Microborings reveal alternating agitation, resting and sleeping stages of modern marine ooids
|Mono, P., Hoffmann, R., Wisshak, M., Lokier, S., Pederson, C. L., Hennhoefer, D., Diaz, M. R., Swart, P., Nehrke, G. and Immenhauser, A.
Ooids are abundant carbonate grains throughout much of Earth's history, but their formation is not well understood. Here, an in-depth study of microbial bioerosion features of Holocene ooids from the Schooner Cays ooid shoals (Great Bahama Bank, Eleuthera, Bahamas) and the Shalil al Ud ooid shoals in the Gulf (Abu Dhabi, United Arab Emirates) is presented. No obvious differences were found in ooid size distribution, cortex layer thickness, the composition of nuclei or euendolithic community when comparing ooids from both locations. Microendolithic borings are present in most studied ooid surfaces, but the intensity of (micro-)bioerosion varies significantly. Applying an epoxy vacuum cast-embedding technique allowed the identification of ichnotaxa and their inferred producers (various genera of diatoms, cyanobacteria, coccolithophores and unspecified bacteria). Euendolithic taxa have specific low-light tolerances and light optima. This implies that information about the relative bathymetry (seafloor versus burial within an ooid shoal) and ecology for ooid cortex formation can be obtained via the presence or absence of their respective ichnotaxa. The history of a statistically significant number of ooid cortices can be translated into dune dynamics and the temporal variations thereof by allocating the inferred index producer to a defined burial or light penetration zone. In this context, ooid formation can be divided into four stages: (i) an agitation stage in the water column, characterized by the colonization of grains by photoautotrophs; (ii) a resting stage, characterized by temporary burial of the ooid, leading to immobilization and a shift towards heterotrophs; (iii) a sleeping stage, characterized by prolonged burial and colonialization by organotrophs; and (iv) a reactivation stage, characterized by a resurfacing of the ooid and a subsequent shift towards photoautotrophs. The sleeping stage is presumably a stage of ooid degradation where bioerosion, mainly by heterotrophic fungi and bacteria is particularly active.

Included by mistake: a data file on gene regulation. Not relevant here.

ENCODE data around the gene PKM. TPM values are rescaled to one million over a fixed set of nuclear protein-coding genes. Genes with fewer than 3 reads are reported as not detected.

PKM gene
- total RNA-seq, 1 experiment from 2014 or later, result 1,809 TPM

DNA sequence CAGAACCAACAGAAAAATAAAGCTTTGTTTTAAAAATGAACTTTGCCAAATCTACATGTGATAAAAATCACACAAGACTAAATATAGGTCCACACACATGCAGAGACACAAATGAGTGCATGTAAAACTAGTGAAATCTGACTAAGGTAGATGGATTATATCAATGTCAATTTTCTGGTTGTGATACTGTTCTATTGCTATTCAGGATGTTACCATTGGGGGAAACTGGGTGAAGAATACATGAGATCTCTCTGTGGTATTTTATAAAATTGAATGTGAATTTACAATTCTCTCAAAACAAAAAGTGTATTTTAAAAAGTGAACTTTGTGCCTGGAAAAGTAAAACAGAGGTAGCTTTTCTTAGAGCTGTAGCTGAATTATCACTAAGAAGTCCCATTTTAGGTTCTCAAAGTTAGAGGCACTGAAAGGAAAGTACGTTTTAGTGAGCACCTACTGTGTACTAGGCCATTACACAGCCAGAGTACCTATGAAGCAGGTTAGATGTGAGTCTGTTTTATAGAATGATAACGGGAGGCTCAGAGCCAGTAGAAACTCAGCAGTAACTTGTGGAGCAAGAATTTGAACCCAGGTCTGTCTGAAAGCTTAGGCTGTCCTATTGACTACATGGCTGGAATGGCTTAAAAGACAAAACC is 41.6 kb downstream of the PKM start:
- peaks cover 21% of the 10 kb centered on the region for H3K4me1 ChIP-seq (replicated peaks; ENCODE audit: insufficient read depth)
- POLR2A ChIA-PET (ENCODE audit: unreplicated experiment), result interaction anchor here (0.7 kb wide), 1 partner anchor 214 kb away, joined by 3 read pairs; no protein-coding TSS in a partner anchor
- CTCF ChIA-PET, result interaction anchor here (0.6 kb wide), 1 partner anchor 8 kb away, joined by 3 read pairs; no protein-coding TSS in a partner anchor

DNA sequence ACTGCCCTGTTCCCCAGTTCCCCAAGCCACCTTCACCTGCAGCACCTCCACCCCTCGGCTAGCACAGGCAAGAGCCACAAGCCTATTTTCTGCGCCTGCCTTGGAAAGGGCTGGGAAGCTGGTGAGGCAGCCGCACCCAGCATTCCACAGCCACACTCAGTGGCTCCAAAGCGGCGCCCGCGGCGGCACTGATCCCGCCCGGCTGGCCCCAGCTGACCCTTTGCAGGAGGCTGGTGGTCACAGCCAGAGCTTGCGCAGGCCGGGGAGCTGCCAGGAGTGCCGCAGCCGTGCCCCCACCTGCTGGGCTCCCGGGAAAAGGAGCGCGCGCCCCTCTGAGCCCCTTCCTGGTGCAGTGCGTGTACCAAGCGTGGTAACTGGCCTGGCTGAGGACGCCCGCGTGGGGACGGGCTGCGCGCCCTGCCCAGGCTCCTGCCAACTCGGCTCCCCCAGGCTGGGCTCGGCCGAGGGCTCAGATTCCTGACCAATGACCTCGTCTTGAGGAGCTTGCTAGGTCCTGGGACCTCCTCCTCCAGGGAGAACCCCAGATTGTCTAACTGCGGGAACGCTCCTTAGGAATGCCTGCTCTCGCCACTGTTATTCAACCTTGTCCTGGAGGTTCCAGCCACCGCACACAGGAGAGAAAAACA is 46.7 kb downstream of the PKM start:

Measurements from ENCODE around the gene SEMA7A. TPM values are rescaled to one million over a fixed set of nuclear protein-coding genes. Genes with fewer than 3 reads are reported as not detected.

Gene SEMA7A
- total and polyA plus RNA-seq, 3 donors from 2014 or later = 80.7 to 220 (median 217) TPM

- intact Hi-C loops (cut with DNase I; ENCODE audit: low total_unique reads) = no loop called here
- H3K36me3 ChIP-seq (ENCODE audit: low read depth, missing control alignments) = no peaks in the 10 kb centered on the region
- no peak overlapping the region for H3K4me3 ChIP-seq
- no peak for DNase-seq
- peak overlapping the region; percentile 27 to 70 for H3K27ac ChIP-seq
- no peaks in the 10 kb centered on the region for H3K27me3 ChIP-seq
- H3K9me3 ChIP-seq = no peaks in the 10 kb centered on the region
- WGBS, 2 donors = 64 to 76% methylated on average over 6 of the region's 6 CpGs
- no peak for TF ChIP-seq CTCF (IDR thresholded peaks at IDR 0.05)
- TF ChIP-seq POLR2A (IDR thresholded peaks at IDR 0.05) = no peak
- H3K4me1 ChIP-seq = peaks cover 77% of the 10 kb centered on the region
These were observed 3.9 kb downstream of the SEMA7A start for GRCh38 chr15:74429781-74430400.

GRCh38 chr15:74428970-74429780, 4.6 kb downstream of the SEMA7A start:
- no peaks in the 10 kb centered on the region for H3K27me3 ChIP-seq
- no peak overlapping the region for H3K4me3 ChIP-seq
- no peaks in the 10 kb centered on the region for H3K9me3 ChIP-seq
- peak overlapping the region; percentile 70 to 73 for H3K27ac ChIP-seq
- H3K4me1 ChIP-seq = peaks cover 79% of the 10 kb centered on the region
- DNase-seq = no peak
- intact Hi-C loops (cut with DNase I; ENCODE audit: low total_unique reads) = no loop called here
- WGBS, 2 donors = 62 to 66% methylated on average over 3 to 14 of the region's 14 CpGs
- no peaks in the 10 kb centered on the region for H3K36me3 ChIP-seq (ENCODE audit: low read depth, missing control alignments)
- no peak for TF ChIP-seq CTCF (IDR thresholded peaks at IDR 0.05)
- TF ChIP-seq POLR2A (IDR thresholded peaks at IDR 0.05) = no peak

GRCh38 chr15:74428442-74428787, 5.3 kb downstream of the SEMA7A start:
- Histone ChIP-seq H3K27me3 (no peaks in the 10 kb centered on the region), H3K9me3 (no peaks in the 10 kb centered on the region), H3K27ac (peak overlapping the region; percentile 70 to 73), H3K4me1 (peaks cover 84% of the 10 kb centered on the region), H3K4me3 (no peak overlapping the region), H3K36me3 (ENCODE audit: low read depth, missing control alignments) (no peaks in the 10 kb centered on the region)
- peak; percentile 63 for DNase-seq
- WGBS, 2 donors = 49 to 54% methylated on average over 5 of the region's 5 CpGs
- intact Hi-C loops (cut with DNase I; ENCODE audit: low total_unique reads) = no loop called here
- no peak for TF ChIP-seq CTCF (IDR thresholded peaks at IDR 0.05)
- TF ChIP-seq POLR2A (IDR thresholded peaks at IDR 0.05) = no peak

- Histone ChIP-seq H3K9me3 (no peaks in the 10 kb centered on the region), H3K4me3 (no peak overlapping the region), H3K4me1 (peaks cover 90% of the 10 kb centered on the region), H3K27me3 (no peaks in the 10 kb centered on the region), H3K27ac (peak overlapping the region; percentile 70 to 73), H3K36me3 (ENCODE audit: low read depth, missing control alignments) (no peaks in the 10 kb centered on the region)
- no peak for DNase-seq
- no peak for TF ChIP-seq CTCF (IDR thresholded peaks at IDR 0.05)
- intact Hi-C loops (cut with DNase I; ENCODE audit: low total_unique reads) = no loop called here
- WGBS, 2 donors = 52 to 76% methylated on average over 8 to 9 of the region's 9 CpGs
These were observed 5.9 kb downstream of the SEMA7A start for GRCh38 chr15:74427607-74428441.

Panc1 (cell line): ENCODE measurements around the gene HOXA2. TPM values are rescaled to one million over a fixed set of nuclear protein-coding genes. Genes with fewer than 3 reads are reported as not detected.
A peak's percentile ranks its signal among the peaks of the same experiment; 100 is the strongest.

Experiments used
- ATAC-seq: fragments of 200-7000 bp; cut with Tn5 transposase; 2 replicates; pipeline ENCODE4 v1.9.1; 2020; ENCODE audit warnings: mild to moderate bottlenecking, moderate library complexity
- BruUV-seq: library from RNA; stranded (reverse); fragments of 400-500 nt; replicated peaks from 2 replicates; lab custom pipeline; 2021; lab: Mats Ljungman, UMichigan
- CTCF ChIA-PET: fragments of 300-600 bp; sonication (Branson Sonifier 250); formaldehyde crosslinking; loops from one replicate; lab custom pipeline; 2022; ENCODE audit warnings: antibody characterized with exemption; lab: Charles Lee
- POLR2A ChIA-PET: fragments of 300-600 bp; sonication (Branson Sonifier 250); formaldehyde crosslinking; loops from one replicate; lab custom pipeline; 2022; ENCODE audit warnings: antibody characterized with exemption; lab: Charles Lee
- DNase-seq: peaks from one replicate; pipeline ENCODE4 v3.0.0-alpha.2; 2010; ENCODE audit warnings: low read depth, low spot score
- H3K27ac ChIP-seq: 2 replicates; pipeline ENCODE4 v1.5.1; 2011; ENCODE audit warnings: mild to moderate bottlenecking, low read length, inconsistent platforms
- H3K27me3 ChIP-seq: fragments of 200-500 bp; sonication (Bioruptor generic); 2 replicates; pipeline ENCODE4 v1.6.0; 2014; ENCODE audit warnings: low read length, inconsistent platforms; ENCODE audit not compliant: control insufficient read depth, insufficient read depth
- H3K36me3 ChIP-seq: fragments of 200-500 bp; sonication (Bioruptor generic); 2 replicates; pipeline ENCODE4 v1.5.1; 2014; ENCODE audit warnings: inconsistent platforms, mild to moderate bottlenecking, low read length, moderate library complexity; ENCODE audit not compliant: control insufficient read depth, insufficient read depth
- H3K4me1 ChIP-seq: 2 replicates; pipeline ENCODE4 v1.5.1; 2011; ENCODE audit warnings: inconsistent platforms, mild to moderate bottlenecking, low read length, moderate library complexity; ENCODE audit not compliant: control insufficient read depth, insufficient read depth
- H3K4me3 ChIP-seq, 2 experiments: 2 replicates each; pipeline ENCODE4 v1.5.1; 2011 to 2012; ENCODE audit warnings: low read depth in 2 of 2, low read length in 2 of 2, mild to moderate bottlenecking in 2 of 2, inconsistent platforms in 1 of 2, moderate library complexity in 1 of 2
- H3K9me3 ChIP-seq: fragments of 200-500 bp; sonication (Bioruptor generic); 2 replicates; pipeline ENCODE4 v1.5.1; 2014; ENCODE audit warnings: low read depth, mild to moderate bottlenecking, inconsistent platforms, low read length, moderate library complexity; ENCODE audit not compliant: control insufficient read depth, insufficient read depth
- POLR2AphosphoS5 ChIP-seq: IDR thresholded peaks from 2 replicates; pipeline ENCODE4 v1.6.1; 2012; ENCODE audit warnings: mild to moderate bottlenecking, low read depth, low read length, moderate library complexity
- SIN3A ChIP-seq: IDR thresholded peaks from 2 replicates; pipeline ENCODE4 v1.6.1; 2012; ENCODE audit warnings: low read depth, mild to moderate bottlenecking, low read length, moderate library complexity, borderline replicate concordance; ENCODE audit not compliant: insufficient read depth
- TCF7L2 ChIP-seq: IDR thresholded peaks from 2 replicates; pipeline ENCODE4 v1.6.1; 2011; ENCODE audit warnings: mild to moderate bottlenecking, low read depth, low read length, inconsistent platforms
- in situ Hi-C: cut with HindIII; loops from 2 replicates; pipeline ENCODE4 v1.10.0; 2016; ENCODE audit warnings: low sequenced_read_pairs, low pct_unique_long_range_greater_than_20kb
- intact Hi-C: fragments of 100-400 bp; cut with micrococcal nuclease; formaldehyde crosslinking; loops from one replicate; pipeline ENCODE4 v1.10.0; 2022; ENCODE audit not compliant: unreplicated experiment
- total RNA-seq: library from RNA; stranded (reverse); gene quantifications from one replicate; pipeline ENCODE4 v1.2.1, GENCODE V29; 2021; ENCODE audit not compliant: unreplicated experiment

|Ooids; microbial bioerosion; Shalil al Ud ooid shoals ; Abu Dhabi
|Digital Object Identifier (DOI)
|Web address (URL)
|17 Oct 2023
|Publication process dates
|13 Nov 2023
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